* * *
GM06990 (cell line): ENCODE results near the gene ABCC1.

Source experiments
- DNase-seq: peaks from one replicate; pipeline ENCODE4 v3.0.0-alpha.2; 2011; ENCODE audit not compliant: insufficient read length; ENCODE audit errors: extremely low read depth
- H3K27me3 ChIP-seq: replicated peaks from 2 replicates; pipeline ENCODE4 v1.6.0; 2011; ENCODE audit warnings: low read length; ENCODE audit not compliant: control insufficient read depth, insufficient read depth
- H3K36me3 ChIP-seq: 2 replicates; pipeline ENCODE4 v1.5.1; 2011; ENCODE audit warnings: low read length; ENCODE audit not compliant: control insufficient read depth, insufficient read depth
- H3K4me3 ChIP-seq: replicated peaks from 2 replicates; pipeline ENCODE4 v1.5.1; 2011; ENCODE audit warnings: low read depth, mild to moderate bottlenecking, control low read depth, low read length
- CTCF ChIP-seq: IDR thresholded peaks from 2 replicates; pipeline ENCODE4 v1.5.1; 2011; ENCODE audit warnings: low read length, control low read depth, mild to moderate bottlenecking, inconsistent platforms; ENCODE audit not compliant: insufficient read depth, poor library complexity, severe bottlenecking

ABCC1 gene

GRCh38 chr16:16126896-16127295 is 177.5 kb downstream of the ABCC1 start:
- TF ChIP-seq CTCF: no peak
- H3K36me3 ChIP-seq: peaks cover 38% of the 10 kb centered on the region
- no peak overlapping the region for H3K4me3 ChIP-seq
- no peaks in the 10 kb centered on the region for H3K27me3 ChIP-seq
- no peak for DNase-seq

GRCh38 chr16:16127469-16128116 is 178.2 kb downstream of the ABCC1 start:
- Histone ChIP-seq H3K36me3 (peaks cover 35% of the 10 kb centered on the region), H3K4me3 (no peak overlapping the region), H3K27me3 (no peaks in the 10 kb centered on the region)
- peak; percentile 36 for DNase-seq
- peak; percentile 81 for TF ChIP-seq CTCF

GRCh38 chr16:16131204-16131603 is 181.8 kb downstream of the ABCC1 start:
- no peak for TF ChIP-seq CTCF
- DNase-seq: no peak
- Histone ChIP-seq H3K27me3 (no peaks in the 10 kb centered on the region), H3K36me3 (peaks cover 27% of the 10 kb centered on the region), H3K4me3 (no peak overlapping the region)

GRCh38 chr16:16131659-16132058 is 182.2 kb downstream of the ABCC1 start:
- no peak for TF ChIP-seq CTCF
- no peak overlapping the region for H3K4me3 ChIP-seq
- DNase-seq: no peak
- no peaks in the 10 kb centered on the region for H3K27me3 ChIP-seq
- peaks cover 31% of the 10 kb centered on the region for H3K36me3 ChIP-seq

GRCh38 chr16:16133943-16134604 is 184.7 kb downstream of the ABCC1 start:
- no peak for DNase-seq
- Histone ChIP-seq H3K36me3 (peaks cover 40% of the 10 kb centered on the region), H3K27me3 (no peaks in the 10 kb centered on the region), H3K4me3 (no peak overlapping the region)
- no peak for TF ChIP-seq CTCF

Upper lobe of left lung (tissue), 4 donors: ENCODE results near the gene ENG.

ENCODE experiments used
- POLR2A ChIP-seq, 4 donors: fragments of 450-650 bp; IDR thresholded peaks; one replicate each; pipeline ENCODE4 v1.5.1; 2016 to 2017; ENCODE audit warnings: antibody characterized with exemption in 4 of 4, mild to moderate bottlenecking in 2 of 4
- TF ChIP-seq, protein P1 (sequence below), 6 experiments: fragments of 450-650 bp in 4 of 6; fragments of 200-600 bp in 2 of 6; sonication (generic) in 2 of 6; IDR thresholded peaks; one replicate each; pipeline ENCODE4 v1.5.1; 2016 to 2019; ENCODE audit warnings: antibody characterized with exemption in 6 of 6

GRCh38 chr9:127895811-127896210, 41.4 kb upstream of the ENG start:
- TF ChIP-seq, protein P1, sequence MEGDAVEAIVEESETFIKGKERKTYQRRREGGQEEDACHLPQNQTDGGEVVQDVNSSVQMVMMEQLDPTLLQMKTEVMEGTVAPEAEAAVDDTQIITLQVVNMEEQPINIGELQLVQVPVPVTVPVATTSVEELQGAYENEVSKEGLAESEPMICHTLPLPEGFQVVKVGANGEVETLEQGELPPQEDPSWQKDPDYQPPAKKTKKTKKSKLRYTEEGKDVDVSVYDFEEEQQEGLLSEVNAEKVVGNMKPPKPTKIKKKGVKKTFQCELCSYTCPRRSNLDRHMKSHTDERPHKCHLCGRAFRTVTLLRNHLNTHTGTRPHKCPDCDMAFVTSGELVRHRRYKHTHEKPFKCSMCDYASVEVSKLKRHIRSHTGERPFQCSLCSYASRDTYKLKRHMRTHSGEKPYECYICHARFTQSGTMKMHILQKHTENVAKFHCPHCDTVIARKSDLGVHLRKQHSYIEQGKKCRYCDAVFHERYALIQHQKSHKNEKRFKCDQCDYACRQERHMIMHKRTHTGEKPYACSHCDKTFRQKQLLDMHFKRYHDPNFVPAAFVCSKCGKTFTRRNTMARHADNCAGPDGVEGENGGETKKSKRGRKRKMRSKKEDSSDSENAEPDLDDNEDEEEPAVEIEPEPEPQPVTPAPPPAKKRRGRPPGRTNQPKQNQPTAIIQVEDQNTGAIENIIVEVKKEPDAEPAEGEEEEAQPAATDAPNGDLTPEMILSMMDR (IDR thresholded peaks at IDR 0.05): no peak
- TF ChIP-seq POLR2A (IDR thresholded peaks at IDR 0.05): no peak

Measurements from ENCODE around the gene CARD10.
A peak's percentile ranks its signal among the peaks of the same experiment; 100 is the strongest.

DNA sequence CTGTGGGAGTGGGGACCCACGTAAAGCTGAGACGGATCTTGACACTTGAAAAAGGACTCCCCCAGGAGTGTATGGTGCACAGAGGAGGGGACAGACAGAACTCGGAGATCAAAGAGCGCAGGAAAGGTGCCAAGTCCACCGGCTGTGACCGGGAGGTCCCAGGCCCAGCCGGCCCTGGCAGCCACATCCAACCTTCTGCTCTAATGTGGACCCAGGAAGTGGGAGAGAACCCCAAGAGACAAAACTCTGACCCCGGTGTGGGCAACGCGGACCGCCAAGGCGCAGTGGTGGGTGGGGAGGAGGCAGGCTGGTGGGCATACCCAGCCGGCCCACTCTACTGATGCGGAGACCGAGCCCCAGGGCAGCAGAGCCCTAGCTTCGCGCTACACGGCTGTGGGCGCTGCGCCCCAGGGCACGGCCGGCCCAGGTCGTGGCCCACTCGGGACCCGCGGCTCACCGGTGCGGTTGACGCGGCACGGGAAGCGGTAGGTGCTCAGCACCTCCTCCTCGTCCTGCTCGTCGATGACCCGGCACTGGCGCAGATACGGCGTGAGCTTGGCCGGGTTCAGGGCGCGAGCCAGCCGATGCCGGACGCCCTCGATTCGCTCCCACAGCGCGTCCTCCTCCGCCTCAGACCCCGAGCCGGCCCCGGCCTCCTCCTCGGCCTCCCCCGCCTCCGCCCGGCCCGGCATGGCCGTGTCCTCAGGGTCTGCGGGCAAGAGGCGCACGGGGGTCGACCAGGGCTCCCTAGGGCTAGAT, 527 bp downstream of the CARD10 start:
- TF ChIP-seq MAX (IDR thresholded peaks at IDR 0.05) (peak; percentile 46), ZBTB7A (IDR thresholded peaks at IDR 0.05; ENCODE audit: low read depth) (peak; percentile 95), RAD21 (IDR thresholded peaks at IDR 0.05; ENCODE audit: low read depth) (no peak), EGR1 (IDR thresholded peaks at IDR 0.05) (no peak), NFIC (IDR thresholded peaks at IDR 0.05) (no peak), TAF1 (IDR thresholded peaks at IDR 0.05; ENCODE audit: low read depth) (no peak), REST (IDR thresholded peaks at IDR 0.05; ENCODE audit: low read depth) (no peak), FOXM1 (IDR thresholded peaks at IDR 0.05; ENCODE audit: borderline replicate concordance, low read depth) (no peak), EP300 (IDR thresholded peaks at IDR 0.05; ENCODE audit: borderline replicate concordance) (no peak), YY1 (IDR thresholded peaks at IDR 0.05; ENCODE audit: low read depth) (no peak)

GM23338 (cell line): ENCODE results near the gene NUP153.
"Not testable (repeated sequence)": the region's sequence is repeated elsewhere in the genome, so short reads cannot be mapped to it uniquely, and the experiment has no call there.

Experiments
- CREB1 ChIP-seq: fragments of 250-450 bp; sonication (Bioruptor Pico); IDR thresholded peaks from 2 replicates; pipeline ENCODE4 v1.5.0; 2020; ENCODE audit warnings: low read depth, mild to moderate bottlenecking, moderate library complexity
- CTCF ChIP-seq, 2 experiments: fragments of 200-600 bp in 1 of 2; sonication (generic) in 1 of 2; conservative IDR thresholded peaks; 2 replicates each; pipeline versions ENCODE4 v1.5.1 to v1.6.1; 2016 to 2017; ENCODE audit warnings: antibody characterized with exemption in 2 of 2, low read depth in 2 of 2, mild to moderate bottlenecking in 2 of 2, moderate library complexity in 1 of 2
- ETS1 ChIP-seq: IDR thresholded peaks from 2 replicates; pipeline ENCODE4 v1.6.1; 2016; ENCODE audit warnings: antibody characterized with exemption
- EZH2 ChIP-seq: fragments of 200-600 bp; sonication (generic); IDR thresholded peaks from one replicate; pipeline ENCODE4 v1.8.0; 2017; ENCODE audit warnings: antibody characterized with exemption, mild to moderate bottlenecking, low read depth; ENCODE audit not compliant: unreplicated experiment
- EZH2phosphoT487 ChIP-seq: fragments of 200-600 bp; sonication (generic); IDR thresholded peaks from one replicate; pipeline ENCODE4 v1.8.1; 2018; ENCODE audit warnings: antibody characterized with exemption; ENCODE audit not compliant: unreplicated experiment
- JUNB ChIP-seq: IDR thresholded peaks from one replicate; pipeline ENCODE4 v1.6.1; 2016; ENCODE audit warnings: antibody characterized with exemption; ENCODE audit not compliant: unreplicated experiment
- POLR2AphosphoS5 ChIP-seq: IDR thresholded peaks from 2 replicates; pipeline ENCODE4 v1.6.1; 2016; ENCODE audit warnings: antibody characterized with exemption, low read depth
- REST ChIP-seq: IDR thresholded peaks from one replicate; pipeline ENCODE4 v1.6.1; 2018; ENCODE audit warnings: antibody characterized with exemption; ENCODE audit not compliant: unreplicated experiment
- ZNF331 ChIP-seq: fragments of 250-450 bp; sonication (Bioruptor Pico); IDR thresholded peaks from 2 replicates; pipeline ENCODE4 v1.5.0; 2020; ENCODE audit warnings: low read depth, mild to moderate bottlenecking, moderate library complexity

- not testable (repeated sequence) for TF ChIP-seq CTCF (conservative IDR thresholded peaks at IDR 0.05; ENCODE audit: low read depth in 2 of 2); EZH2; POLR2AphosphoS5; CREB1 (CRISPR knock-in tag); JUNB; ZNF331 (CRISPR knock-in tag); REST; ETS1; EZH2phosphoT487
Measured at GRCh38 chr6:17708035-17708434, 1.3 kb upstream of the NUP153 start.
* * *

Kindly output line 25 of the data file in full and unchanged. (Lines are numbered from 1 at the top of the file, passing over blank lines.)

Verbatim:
- no peak overlapping the region for H3K4me3 ChIP-seq